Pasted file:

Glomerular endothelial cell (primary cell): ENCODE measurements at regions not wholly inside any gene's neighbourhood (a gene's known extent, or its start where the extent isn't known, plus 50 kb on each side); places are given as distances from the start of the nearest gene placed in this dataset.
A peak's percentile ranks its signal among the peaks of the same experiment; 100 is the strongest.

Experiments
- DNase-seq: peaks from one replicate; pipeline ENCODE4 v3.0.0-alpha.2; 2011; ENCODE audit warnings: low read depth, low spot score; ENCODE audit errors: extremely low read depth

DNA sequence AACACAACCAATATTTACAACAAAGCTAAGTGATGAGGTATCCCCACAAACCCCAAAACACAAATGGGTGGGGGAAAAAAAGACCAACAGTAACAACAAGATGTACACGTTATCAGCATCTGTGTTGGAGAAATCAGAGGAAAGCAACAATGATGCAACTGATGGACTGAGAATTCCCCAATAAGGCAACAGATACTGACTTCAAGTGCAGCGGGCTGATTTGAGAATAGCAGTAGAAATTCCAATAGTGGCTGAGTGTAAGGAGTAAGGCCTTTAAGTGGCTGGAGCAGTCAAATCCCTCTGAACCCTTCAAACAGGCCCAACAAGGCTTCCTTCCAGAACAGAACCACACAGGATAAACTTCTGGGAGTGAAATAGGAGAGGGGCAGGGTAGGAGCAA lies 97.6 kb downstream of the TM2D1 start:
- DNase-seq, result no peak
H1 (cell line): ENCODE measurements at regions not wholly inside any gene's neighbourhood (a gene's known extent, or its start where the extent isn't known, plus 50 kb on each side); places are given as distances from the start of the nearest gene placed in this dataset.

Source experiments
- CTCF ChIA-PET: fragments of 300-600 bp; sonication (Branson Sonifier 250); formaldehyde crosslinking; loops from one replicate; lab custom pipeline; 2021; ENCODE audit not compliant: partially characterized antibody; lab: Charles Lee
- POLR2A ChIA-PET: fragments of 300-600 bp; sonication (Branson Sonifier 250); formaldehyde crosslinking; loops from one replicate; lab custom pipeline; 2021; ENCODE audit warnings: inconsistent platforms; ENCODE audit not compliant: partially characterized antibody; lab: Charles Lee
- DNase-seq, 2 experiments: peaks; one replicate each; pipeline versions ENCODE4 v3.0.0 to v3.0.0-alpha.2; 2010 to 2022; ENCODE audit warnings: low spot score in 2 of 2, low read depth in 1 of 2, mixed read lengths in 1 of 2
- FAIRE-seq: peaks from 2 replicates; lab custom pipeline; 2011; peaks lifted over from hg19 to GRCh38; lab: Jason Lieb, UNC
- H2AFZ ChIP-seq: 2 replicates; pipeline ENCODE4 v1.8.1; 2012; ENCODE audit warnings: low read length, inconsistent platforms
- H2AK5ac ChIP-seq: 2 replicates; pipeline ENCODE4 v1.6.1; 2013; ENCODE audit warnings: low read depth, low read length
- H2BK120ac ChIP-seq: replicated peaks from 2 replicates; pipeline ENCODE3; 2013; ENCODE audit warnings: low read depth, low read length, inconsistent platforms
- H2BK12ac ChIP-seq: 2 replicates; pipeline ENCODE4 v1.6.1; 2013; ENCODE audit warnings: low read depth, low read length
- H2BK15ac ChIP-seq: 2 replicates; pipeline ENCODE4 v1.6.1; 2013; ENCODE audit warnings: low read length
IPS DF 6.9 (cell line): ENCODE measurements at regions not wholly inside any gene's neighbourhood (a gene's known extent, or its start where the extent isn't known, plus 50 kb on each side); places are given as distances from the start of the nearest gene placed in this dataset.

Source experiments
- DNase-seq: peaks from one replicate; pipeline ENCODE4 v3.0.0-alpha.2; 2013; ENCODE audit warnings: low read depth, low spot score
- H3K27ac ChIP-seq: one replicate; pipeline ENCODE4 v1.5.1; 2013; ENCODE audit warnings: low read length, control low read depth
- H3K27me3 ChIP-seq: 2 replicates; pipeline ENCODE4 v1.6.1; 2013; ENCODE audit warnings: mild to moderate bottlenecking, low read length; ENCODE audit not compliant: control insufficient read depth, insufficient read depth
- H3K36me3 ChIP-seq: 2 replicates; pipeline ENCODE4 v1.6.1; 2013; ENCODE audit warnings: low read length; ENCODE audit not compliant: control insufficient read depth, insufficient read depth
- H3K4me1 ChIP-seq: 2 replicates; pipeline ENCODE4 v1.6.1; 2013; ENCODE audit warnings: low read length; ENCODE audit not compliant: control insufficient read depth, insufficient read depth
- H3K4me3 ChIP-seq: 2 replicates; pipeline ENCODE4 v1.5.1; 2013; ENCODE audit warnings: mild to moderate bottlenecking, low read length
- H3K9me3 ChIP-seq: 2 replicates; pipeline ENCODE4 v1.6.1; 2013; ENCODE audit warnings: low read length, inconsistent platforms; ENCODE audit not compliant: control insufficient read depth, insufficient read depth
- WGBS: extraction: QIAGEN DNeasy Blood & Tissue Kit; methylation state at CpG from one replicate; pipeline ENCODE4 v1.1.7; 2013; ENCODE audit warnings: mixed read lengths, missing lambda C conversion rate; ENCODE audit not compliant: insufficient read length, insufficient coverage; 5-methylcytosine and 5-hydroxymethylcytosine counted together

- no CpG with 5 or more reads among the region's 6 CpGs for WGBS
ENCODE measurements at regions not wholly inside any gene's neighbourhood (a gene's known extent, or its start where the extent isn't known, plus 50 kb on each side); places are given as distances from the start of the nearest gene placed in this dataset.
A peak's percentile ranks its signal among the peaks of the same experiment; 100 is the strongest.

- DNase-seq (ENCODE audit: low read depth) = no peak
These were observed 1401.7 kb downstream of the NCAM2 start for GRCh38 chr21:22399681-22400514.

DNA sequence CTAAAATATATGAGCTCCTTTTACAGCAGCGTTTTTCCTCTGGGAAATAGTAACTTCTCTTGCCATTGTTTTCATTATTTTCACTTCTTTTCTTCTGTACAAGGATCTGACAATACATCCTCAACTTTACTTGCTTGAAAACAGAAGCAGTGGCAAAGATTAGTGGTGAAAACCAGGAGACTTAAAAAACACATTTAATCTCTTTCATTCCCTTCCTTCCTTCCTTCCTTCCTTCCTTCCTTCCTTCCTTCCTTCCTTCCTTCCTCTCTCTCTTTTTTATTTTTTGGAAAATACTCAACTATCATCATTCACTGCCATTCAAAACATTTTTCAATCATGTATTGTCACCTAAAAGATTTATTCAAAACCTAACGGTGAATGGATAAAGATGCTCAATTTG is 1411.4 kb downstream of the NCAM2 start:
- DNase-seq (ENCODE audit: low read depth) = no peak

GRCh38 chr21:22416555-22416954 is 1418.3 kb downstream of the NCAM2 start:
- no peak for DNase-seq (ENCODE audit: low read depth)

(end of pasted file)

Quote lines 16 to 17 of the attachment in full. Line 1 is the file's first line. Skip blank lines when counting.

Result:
- H2BK12ac ChIP-seq: 2 replicates; pipeline ENCODE4 v1.6.1; 2013; ENCODE audit warnings: low read depth, low read length
- H2BK15ac ChIP-seq: 2 replicates; pipeline ENCODE4 v1.6.1; 2013; ENCODE audit warnings: low read length